And that is why, in part, Ms. Michelle's essay is three paragraphs too long. Because those last three are the paragraphs where the anger overcomes any chance at empathy. When I was in my twenties, someone I knew became sunburned pretty badly. And she'd asked me for help in applying some medicated cream to her back. I really didn't know how to touch her without causing her pain, and I felt the walls close down around me. If I ignored the fact that she was suffering, I wouldn't have to suffer not knowing the right way to ease her pain. The easy thing would have been to let them close, and that's even without being worried that it could somehow be blamed on me. I remember being so glad when it was all over.

It can be hard to have empathy for someone who hasn't suffered something in the way that we've suffered it, when we see them shielding themselves from even the reduced amount of pain that comes from knowing that someone else is feeling pain. But confronting pain, without really knowing how to do anything about it, really sucks. And when that pain carries an indictment of the self with it, it isn't any better.

It's weird to live in a world where something that many other people think of as benign strikes you as dangerous. I've learned to be okay with the fact that they just haven't had that experience, in much the same way that I've never had to deal with a sunburn first hand. And I want them to be okay with that fact. I want people to be okay with the fact that they may never had had any reason to see the authorities as anything other than helpful civil servants. I don't want them to share the fear and the stress that I was brought up to have. I'm willing to let them acknowledge the fears and the danger on their timeline - even if that means that they never get there.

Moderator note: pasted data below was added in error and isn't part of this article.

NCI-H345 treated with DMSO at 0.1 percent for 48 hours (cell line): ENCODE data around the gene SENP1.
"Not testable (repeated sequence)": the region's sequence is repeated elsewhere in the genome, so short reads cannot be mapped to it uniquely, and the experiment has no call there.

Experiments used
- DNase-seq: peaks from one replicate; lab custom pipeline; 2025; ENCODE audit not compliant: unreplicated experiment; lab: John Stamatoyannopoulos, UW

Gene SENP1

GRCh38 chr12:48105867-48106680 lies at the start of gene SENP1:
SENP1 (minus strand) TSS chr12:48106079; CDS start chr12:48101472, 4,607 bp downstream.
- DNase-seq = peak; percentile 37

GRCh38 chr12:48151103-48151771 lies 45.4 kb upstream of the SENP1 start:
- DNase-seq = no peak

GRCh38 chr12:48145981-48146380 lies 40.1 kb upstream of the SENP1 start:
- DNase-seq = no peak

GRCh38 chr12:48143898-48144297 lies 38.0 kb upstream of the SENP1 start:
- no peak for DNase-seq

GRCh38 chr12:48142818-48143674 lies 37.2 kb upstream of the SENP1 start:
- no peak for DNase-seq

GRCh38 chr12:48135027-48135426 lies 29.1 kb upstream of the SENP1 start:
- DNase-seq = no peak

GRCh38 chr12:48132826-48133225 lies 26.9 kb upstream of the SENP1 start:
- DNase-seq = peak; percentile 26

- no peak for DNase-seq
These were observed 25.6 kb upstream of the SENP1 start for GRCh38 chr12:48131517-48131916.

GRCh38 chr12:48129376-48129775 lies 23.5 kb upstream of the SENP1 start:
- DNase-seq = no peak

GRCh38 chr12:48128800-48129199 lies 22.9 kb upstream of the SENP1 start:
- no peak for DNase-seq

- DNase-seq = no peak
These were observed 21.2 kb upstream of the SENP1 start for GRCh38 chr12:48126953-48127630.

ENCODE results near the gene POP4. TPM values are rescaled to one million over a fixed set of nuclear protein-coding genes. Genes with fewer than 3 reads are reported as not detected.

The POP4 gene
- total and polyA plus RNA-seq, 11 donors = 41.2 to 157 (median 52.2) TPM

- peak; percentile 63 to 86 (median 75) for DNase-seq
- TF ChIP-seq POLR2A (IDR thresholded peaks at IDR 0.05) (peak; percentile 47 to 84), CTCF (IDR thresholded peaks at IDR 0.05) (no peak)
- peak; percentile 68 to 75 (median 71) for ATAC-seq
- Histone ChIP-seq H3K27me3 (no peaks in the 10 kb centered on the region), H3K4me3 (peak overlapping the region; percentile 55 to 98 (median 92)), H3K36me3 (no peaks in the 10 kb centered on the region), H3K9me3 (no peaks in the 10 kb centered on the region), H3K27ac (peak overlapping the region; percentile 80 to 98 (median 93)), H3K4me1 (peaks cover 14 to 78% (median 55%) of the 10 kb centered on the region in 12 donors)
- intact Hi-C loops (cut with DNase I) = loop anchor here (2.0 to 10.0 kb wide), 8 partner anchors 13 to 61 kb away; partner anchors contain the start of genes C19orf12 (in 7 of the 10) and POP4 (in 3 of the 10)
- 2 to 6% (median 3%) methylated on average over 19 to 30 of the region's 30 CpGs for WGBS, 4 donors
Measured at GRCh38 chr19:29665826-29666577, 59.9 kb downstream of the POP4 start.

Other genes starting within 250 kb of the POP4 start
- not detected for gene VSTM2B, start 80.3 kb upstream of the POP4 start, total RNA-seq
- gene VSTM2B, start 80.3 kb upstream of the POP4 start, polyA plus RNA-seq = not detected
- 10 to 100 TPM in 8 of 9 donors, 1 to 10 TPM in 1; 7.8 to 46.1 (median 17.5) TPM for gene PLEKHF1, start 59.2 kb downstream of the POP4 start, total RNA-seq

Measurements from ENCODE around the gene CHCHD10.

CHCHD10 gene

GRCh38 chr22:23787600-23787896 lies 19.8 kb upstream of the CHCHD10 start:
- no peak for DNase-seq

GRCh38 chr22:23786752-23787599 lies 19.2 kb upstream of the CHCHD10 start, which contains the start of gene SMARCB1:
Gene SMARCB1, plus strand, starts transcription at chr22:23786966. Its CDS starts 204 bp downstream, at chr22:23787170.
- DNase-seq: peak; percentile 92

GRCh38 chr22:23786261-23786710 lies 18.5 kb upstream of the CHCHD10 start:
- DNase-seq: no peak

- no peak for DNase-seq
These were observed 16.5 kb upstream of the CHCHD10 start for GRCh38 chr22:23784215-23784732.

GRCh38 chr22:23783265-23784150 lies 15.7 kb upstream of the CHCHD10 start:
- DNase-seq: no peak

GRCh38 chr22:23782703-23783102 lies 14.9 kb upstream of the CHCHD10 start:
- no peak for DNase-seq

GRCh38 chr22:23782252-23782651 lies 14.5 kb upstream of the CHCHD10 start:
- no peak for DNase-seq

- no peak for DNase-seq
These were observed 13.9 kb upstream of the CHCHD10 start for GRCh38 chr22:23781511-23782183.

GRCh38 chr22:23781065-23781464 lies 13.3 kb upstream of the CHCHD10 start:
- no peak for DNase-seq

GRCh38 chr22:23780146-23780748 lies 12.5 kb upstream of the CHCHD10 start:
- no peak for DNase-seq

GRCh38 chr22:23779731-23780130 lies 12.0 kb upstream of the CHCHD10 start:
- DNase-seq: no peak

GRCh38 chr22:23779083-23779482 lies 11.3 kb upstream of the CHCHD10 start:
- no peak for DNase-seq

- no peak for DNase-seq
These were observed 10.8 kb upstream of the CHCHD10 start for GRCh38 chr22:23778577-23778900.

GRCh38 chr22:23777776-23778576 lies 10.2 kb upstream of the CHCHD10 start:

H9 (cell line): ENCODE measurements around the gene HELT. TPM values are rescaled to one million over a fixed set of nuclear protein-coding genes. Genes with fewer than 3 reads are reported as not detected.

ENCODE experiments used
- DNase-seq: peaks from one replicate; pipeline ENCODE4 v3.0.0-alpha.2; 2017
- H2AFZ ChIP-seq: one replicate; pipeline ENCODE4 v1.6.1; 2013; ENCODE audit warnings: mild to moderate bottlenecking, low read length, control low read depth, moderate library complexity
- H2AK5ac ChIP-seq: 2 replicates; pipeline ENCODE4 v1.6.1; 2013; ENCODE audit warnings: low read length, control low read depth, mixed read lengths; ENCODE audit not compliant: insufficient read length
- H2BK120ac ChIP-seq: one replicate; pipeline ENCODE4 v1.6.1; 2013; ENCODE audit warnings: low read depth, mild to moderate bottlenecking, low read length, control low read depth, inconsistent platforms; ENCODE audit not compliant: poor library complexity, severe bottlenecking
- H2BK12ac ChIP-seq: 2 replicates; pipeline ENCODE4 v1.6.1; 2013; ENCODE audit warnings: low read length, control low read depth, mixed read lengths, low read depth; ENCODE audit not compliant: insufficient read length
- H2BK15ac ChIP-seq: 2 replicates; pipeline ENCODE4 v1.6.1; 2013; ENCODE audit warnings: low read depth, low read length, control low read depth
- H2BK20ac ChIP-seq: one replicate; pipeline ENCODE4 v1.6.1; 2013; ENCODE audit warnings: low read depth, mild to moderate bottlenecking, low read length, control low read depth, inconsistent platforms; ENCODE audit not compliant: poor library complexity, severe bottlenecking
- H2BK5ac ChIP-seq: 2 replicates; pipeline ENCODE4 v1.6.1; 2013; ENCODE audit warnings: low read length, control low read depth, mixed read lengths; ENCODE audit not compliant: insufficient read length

And I don't do this for them. I do it for me. I don't want to be angry any more than I want to be afraid. Neither of them have served me as well as advertised.

1 comment:

Robert Moser said...

You raise good points, and I agree with what you say about anger. I meant what I said in Amy's post about the dangers of vs. thinking, and casting things as black v. white. But I also think your approach, focusing on the importance of empathy first, is probably the only way we're going to get to the better place we all want.

Thanks for writing this, and thanks for pointing me to it.

For what it's worth- I did not live in the states until I was a teen. I spent my childhood in a country where I was the only white kid most of my schoolmates had ever seen.

Most people were just curious, most of the time.

But I remember well what it was like to stick out from the crowd. I also remember having to hide from the local militia, because they were looking for foreigners to ransom/kill.

We would likely not have survived if it were not also for the goodwill of other people in the same country. Dodging a patrol by getting pulled in to random noodle shops by grandmas I'd never met, putting themselves at great risk, because they believed in treating people fairly.

Still, to this day, if I see a vehicle that looks like what those militias used to patrol in in my rearview, my pulse quickens a bit.

I'm not saying it's the same. But, at least a little, I can relate. It's a complicated world, but I do believe we can make it a better one. For everyone.